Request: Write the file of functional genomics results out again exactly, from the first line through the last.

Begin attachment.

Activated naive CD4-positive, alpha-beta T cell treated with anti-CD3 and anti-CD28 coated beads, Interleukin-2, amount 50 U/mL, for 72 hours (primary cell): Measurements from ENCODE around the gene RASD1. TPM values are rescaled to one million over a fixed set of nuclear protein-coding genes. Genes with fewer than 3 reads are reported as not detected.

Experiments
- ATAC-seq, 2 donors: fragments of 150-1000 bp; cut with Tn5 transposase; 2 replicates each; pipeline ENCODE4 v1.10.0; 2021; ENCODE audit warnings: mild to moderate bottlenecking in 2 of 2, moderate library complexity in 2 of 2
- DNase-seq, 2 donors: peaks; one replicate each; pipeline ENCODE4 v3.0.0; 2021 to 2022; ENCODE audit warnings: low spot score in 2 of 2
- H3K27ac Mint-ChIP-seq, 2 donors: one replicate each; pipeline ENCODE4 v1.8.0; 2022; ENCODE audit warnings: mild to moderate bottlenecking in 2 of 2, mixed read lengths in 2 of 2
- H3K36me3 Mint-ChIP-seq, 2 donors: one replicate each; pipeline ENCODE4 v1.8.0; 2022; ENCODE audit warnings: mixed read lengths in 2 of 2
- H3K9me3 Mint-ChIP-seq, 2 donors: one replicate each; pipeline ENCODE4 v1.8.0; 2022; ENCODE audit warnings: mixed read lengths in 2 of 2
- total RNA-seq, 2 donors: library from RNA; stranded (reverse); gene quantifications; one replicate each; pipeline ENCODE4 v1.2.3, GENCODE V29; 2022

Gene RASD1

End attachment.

Activated naive CD4-positive, alpha-beta T cell treated with anti-CD3 and anti-CD28 coated beads, Interleukin-2, amount 50 U/mL, for 72 hours (primary cell): Measurements from ENCODE around the gene RASD1. TPM values are rescaled to one million over a fixed set of nuclear protein-coding genes. Genes with fewer than 3 reads are reported as not detected.

Experiments
- ATAC-seq, 2 donors: fragments of 150-1000 bp; cut with Tn5 transposase; 2 replicates each; pipeline ENCODE4 v1.10.0; 2021; ENCODE audit warnings: mild to moderate bottlenecking in 2 of 2, moderate library complexity in 2 of 2
- DNase-seq, 2 donors: peaks; one replicate each; pipeline ENCODE4 v3.0.0; 2021 to 2022; ENCODE audit warnings: low spot score in 2 of 2
- H3K27ac Mint-ChIP-seq, 2 donors: one replicate each; pipeline ENCODE4 v1.8.0; 2022; ENCODE audit warnings: mild to moderate bottlenecking in 2 of 2, mixed read lengths in 2 of 2
- H3K36me3 Mint-ChIP-seq, 2 donors: one replicate each; pipeline ENCODE4 v1.8.0; 2022; ENCODE audit warnings: mixed read lengths in 2 of 2
- H3K9me3 Mint-ChIP-seq, 2 donors: one replicate each; pipeline ENCODE4 v1.8.0; 2022; ENCODE audit warnings: mixed read lengths in 2 of 2
- total RNA-seq, 2 donors: library from RNA; stranded (reverse); gene quantifications; one replicate each; pipeline ENCODE4 v1.2.3, GENCODE V29; 2022

Gene RASD1